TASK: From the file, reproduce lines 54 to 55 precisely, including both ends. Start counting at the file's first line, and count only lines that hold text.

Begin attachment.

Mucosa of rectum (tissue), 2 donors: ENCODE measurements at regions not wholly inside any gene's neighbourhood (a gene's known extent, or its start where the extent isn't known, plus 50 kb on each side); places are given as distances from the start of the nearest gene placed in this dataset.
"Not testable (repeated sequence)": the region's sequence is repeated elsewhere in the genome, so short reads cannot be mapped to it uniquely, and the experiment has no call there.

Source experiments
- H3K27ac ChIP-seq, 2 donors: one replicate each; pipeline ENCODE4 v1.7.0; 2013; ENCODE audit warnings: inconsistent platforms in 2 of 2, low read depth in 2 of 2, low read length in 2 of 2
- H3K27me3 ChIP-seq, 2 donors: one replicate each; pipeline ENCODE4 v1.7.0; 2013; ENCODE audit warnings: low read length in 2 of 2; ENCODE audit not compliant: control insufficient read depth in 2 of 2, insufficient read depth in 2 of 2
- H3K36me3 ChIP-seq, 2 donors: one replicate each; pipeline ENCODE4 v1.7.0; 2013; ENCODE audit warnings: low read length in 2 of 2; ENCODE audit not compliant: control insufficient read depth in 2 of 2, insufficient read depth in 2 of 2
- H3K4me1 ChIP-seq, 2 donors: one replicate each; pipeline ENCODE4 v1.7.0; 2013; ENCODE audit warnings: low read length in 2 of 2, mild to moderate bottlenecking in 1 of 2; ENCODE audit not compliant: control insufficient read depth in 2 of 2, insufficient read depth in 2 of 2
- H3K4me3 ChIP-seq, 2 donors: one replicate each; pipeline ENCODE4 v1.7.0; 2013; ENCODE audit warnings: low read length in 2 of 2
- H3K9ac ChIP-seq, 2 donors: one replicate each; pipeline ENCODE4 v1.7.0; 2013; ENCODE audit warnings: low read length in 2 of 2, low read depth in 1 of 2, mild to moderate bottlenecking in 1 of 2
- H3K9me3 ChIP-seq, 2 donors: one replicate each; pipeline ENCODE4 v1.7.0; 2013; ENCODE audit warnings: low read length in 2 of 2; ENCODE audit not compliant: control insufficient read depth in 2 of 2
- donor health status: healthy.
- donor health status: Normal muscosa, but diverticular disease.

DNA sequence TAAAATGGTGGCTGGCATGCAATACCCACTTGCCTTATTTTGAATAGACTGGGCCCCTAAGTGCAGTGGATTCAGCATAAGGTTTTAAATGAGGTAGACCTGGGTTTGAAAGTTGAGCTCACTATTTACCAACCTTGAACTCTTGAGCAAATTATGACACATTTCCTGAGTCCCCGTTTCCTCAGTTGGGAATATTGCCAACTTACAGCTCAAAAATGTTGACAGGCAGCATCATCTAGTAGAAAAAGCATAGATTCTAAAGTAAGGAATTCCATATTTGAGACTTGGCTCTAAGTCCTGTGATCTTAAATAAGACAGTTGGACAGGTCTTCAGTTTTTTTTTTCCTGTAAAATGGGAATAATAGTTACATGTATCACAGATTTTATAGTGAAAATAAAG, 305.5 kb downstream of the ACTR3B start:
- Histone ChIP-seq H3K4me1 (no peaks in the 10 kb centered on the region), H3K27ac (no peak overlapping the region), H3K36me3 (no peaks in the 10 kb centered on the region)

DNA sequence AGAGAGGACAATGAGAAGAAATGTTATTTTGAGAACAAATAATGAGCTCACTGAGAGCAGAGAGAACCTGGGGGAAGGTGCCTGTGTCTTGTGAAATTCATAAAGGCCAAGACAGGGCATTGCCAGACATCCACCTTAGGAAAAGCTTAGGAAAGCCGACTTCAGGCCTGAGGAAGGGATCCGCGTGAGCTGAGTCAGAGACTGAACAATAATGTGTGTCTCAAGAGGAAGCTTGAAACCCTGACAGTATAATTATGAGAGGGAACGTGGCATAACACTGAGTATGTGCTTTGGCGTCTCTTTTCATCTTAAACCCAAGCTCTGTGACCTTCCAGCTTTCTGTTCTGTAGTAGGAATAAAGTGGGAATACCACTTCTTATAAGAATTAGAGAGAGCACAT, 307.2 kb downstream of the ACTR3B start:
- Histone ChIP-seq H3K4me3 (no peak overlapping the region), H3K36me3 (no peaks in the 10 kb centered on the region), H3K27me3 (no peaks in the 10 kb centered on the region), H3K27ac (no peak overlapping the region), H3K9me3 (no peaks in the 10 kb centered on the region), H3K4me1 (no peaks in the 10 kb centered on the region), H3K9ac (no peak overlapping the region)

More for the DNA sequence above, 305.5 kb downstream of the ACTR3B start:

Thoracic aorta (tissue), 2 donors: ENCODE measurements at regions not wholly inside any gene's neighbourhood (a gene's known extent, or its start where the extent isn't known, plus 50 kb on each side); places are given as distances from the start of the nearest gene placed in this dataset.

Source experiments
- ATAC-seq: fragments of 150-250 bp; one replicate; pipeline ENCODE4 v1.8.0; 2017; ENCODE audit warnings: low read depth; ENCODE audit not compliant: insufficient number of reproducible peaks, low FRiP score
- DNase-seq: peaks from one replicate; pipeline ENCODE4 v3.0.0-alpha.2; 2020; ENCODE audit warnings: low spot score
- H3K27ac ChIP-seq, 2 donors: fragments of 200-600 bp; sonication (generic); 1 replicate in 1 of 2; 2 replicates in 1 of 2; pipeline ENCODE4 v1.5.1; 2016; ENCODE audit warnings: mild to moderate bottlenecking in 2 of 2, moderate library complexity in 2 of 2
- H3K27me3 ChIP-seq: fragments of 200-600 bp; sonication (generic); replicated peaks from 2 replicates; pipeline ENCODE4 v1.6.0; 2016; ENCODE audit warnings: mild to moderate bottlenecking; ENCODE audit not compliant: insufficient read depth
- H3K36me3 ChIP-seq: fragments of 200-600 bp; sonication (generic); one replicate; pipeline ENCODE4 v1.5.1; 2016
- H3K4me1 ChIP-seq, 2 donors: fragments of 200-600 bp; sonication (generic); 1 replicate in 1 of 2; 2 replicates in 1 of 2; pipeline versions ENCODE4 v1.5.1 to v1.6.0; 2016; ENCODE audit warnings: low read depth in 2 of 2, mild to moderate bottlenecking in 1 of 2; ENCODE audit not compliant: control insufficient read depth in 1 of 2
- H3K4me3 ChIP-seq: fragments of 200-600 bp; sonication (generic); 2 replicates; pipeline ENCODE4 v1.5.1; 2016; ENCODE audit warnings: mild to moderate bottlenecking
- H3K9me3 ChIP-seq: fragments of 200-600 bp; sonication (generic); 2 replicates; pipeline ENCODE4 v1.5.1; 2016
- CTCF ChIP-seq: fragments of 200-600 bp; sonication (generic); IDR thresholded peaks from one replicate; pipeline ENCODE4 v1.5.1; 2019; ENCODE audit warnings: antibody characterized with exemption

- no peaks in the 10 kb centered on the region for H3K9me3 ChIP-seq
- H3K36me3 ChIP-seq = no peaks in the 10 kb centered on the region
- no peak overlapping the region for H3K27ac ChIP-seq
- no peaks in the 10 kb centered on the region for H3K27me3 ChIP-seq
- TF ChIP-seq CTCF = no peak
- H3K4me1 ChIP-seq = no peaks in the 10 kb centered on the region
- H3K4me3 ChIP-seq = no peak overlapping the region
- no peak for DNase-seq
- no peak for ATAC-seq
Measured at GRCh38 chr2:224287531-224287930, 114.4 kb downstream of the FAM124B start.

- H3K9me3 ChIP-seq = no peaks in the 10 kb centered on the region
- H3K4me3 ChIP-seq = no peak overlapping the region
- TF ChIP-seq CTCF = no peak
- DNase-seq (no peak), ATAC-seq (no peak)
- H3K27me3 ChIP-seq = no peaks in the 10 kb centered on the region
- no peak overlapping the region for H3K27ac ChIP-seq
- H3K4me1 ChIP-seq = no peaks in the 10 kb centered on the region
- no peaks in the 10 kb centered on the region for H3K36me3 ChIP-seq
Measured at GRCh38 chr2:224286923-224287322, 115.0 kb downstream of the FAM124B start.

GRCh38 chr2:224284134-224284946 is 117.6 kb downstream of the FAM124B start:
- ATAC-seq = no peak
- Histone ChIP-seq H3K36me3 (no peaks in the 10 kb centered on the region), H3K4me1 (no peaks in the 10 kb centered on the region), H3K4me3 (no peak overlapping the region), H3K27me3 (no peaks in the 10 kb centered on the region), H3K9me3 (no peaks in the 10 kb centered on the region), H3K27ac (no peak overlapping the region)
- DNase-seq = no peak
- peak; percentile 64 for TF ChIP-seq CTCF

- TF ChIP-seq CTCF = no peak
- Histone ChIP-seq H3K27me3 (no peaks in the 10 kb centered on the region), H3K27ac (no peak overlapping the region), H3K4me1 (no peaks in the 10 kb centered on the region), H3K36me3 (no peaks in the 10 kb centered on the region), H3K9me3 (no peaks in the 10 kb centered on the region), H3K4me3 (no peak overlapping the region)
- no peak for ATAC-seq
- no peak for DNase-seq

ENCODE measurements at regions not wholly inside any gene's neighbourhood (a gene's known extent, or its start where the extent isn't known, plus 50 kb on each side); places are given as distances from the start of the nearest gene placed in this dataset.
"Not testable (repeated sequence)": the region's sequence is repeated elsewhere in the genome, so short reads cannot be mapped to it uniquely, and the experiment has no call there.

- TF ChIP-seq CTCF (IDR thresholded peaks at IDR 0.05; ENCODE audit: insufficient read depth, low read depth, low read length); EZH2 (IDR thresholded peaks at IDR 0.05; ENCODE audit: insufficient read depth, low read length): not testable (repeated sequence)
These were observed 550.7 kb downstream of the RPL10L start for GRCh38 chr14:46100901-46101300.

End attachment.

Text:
- Histone ChIP-seq H3K27me3 (no peaks in the 10 kb centered on the region), H3K27ac (no peak overlapping the region), H3K4me1 (no peaks in the 10 kb centered on the region), H3K36me3 (no peaks in the 10 kb centered on the region), H3K9me3 (no peaks in the 10 kb centered on the region), H3K4me3 (no peak overlapping the region)
- no peak for ATAC-seq